Five PCVs assembled to contemplate this very question. We had just stocked up on boxed wine because the Ecuadorian government just enacted some really rediculous new limitation and taxes on the importation of certain products including shoes and booze. So, instead of guarding our stockpile, we started to deplete it as we debated death and disease and salmonella. We all concluded the following: if we were in the U.S., we would definitely dump the Clif bars. But we are not in the U.S. We are in Ecuador. Where we are surrounded by super germs and giardia every day. Matt reasoned that he lived in China for 4 months, and he was much more likely to get food poisoning or die from salmonella there, than from a silly Clif bar here. He said he would eat it. Her MPH backround kicking in, Case was more cautious. She texted her family to find out just how many people had died from the peanut contamination. 7. Maybe even 8. Humm.... Quite a dilemma. Matt said he was definitely going to eat it. The rest of us decided we couldn't eat the Clif bar alone. So we made a solumn Peanut Pact: We would each eat one of the peanutty Clif bars and risk salmonella together. So as part of our Peanut Pact we slowly and cermoniously ate our Clif bars together.

During our conversation, Jer had been reminscing about Barnyard Busters at TeeJays. He just loves those things. So the next morning he decided to make homemade buscuits and gravy to celebrate being alive. He also made bacon. As Casey would say, it was a "sheer delight." Good ole greasy diner food! Deelish.

Later, Casey took off for Quito. Her parting words, "be sure to text me every 5 minutes to let me know you are still alive."

So far, so good. So, if anyone wants to send some more Clif bars down south, we will happily accept them, fresh or recalled, we don't care. Just don't send more than 2 kg at a time, as we don't want to have to pay taxes on the package. Yes, we're hungry...but we are also cheap.

Wednesday, January 21, 2009

Fine dining adentro

I recently got back from a trip to the Waorani community of Tepapare (my favorite of the dozen or so I have visited). The purpose of the trip was to work on a the chambira palm nursery. We had planted seeds months ago and it was time to replant them. This last trip adentro was a gastronomically unique experience. There seems to be a lot of fruit...and other gather in the rainforest at this time of year.

Below is the truck we loaded up with 7 passengers, 20 sheets of sheet metal, a half dozen gas cans and 100 pounds of food and other supplies.

This is a morete. The outer covering is sort of like scales. It first has to be boiled, then peeled, then you kind of gnaw at the fruit inside. Pretty tasty, actually.

Chontacuros. Yes, these are worms. And yes, I even ate one!!! (and no, I didn't even get any dare money for it.). Thankfully it was cooked (they are commonly eaten raw...LIVE!). The flavor was unmemorable...the texture was too much for me to take. Too chewy on outside. Locals say that eating them is good for fighting colds.

Here is Manuela eating guaba. We ate LOTS of guaba over the course of the week. They are long green pods that contain large black seeds covered with sweet, white stuff that you suck on and then spit out the seed. Pretty good, actually.

Here is a guy climbing a tree to harvest more tasty treats.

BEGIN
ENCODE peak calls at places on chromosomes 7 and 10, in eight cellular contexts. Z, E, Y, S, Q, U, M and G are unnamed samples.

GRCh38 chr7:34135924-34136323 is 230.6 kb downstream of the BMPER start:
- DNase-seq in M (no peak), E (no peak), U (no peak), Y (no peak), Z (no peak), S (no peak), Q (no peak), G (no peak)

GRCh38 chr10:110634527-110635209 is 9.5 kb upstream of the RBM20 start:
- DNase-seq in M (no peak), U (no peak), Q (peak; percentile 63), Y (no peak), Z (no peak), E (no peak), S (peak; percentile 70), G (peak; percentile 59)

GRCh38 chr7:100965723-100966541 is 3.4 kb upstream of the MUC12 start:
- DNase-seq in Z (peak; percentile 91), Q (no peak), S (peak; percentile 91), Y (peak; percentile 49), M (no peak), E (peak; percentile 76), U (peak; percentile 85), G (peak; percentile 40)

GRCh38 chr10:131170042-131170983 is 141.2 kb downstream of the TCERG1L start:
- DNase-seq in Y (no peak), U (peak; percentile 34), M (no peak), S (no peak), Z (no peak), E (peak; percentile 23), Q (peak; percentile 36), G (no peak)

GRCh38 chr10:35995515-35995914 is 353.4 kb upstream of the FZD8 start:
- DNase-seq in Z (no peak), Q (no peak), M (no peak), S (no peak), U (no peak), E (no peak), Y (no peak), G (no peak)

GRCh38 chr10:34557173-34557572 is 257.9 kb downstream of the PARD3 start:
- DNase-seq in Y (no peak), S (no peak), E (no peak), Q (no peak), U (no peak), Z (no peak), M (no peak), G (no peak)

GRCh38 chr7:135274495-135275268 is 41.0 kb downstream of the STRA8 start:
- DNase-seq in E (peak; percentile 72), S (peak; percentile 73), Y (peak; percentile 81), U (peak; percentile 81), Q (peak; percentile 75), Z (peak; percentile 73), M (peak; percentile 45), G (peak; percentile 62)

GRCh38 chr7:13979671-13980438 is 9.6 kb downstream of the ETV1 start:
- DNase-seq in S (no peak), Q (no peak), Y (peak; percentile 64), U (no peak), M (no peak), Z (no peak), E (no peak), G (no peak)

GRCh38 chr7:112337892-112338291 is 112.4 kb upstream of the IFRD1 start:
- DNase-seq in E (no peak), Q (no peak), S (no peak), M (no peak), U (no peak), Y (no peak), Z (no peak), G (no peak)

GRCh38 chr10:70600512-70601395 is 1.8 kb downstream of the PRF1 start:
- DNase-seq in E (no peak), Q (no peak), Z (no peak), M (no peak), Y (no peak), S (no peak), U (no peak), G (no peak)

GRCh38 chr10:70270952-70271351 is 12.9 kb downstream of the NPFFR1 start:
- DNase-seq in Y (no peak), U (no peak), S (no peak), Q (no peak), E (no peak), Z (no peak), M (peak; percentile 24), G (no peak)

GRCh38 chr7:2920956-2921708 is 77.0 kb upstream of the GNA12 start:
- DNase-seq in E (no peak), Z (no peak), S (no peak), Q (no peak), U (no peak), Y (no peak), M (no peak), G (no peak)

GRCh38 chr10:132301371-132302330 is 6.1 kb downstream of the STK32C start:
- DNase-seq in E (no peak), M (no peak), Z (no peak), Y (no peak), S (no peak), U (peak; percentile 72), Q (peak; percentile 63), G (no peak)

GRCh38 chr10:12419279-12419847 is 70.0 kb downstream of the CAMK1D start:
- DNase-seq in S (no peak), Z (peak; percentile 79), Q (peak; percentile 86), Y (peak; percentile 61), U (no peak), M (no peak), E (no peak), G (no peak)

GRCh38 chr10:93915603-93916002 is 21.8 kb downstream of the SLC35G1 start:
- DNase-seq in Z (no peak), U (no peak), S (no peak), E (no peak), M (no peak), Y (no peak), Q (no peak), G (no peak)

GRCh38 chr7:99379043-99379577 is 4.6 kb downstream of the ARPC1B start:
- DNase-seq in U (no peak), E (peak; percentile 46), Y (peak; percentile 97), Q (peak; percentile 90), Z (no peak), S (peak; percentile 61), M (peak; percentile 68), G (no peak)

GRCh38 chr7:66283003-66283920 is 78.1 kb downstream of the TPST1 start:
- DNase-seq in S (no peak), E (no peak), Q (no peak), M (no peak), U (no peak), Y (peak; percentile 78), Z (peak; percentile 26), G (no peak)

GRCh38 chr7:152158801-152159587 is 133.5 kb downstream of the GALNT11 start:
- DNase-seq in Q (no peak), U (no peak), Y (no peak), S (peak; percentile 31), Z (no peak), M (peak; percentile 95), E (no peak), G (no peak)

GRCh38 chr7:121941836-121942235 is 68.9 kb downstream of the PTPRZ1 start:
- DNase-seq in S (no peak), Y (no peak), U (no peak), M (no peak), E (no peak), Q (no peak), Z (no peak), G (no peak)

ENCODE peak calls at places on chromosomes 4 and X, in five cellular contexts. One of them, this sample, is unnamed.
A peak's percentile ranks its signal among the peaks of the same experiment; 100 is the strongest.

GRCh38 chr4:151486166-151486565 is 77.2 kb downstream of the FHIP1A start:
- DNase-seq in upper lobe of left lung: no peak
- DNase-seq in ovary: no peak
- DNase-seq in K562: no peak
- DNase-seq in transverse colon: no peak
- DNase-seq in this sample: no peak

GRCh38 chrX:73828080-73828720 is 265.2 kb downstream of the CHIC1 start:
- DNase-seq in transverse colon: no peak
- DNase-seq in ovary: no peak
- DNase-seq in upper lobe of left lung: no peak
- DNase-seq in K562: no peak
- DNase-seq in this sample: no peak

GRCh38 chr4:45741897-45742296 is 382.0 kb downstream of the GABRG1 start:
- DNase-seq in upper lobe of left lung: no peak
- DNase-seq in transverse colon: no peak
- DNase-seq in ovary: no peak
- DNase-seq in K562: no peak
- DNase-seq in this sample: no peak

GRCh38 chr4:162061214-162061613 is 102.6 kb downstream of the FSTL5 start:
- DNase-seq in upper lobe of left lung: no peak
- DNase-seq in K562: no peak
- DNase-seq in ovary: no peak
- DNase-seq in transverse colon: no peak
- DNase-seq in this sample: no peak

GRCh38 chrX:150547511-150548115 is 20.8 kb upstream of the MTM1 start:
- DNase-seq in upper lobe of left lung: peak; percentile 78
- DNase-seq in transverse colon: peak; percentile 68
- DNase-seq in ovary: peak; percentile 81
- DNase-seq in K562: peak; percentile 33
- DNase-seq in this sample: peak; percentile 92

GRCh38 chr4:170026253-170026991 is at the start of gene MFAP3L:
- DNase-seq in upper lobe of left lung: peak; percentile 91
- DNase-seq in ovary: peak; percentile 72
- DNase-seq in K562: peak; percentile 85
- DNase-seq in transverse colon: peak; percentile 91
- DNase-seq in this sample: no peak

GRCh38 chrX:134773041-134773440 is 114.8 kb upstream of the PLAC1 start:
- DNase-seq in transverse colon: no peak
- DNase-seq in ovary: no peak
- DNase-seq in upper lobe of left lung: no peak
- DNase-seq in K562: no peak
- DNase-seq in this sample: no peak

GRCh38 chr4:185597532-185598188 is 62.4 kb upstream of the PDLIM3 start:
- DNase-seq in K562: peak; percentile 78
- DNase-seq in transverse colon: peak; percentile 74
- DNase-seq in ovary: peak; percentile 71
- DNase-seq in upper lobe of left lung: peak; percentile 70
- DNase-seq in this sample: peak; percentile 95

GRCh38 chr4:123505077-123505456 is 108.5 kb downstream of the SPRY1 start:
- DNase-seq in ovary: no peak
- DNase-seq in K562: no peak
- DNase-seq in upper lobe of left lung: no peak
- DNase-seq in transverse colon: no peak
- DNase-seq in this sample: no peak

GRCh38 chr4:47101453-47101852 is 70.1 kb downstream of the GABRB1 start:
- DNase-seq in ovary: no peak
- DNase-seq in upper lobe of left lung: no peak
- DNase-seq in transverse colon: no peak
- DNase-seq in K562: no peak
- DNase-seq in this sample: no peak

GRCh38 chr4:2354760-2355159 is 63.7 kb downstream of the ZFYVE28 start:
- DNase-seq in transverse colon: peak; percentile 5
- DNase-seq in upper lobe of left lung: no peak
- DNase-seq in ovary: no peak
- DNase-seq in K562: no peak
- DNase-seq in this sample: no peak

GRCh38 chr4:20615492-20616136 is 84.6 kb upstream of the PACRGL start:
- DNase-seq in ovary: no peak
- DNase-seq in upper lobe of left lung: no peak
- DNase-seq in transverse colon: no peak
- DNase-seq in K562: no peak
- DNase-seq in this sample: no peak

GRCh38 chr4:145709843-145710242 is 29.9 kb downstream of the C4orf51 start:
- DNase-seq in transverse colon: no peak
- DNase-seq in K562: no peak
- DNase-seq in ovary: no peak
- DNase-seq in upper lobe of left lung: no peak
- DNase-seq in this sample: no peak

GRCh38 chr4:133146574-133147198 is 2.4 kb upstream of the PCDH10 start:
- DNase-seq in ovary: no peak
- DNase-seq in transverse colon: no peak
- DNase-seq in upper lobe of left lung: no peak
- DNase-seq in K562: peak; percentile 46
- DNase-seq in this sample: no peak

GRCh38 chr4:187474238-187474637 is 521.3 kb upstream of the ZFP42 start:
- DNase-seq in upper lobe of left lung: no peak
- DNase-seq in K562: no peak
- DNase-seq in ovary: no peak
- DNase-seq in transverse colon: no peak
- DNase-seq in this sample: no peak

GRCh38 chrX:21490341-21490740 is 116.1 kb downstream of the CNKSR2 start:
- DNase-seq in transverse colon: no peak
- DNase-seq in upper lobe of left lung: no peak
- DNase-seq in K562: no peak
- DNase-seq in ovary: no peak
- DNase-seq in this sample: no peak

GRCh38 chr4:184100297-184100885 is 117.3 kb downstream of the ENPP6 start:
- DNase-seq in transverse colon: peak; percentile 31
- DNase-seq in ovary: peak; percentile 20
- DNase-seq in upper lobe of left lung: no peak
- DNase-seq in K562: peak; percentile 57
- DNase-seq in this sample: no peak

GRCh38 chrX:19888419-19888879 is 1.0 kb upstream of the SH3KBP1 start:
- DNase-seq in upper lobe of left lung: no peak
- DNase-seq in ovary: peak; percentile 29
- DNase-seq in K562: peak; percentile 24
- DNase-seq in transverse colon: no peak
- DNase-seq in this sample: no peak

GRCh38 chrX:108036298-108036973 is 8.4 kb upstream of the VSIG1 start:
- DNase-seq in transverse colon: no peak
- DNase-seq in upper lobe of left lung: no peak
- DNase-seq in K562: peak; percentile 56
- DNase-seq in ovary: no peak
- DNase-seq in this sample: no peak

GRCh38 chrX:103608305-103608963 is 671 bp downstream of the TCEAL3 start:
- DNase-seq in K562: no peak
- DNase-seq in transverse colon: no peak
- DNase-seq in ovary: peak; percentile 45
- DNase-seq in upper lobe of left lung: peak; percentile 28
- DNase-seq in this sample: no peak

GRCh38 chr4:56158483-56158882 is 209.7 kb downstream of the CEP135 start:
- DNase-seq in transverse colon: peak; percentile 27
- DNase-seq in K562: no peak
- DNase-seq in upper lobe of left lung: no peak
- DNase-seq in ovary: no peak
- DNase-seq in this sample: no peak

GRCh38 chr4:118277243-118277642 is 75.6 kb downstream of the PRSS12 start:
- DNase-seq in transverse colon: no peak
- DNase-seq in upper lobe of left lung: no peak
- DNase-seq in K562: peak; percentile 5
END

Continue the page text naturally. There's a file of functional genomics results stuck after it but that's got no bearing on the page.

Monday, December 29, 2008

A very Ecua Christmas

On Christmas Eve I went with my scholarship girl, Janeth, to her school's Christmas program. It was dominated by elementary school kids lip synching to poppy Christmas songs, but also featured some lively renditions of Silent Night played on their recorders.

The costumes were fantastic. There lots of pretty little angels, and cutie kids dressed as sheep and cows and chickens in the stable. The shepherds even had goatees.... although this poor kid below is going to have his on for at least a week, as it appears he applied it himself... with a sharpee marker. My favorite part, hands down, was the LIVE baby Jesus. (see here in lower right hand corner). No baby dolls for this crowd! Nothing but a real screaming pooping hungry live baby for this show! I had my hands full with my own baby (okay, not really, it is my friend Silvia's daughter). I somehow successfully held the baby while eating a plate of bbq chicken, rice and yuca with a flimsy plastic spoon. Quite a feat, I must say.

Here I am with my crew.

By the time I got back to the apartment after all the festivities, Jer got home and our friends Casey and Roger had come over for a little Nochebuena Christmas Eve dinner. I was pysyched to be able to hang out with two of my bestest Peace Corps pals for the holiday.
The next morning we had a Christmas Day breakfast extravaganza which featured bacon, a rare and expensive commodity here in Ecuador (which is weird, considering how much they love other pork products). After gorging on good food, we headed out to take a hike on a trail about a 10 minute busride from our house. It was a nice day and we encountered exactly 0 people on the trail. As we hiked along, we stumbled across the perfect little place to take a dip.
So we did.

It was our very own beautiful little swimming hole in a bend of an emerald green river...surrounded by steep hillsides swathed in in ferns. It was awesome.

So, all the sadness about being away from family for Christmas was washed away by the refreshingly cold current of the river. So as past Christmases seemed to blend and blur one into another in our memories, we all agreed that we would always remember Christmas 2008 where we played in the river in the Ecuadorian Amazon. Joy to the world!